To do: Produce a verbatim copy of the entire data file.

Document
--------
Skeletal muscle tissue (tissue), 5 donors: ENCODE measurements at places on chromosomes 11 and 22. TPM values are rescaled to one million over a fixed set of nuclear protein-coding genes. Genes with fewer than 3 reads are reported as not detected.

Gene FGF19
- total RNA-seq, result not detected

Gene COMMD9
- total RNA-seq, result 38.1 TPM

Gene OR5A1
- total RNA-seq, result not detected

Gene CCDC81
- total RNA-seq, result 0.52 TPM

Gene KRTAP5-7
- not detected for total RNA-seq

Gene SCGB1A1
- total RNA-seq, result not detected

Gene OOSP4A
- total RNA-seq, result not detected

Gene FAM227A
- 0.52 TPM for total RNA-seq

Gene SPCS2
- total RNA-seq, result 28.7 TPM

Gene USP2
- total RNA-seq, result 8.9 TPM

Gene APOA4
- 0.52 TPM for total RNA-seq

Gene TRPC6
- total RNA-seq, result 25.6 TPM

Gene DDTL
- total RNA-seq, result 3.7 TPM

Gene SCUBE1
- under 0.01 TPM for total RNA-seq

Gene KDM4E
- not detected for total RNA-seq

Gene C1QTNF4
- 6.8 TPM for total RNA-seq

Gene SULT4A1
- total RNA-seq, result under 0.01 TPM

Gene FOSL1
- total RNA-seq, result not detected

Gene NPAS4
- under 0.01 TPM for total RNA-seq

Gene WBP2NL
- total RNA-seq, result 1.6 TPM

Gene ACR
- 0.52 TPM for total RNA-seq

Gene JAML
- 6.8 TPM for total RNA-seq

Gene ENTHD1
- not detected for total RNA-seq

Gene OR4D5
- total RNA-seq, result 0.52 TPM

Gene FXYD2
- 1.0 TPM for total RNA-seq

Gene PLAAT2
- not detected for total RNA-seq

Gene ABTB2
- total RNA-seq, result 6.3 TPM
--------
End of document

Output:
Skeletal muscle tissue (tissue), 5 donors: ENCODE measurements at places on chromosomes 11 and 22. TPM values are rescaled to one million over a fixed set of nuclear protein-coding genes. Genes with fewer than 3 reads are reported as not detected.

Gene FGF19
- total RNA-seq, result not detected

Gene COMMD9
- total RNA-seq, result 38.1 TPM

Gene OR5A1
- total RNA-seq, result not detected

Gene CCDC81
- total RNA-seq, result 0.52 TPM

Gene KRTAP5-7
- not detected for total RNA-seq

Gene SCGB1A1
- total RNA-seq, result not detected

Gene OOSP4A
- total RNA-seq, result not detected

Gene FAM227A
- 0.52 TPM for total RNA-seq

Gene SPCS2
- total RNA-seq, result 28.7 TPM

Gene USP2
- total RNA-seq, result 8.9 TPM

Gene APOA4
- 0.52 TPM for total RNA-seq

Gene TRPC6
- total RNA-seq, result 25.6 TPM

Gene DDTL
- total RNA-seq, result 3.7 TPM

Gene SCUBE1
- under 0.01 TPM for total RNA-seq

Gene KDM4E
- not detected for total RNA-seq

Gene C1QTNF4
- 6.8 TPM for total RNA-seq

Gene SULT4A1
- total RNA-seq, result under 0.01 TPM

Gene FOSL1
- total RNA-seq, result not detected

Gene NPAS4
- under 0.01 TPM for total RNA-seq

Gene WBP2NL
- total RNA-seq, result 1.6 TPM

Gene ACR
- 0.52 TPM for total RNA-seq

Gene JAML
- 6.8 TPM for total RNA-seq

Gene ENTHD1
- not detected for total RNA-seq

Gene OR4D5
- total RNA-seq, result 0.52 TPM

Gene FXYD2
- 1.0 TPM for total RNA-seq

Gene PLAAT2
- not detected for total RNA-seq

Gene ABTB2
- total RNA-seq, result 6.3 TPM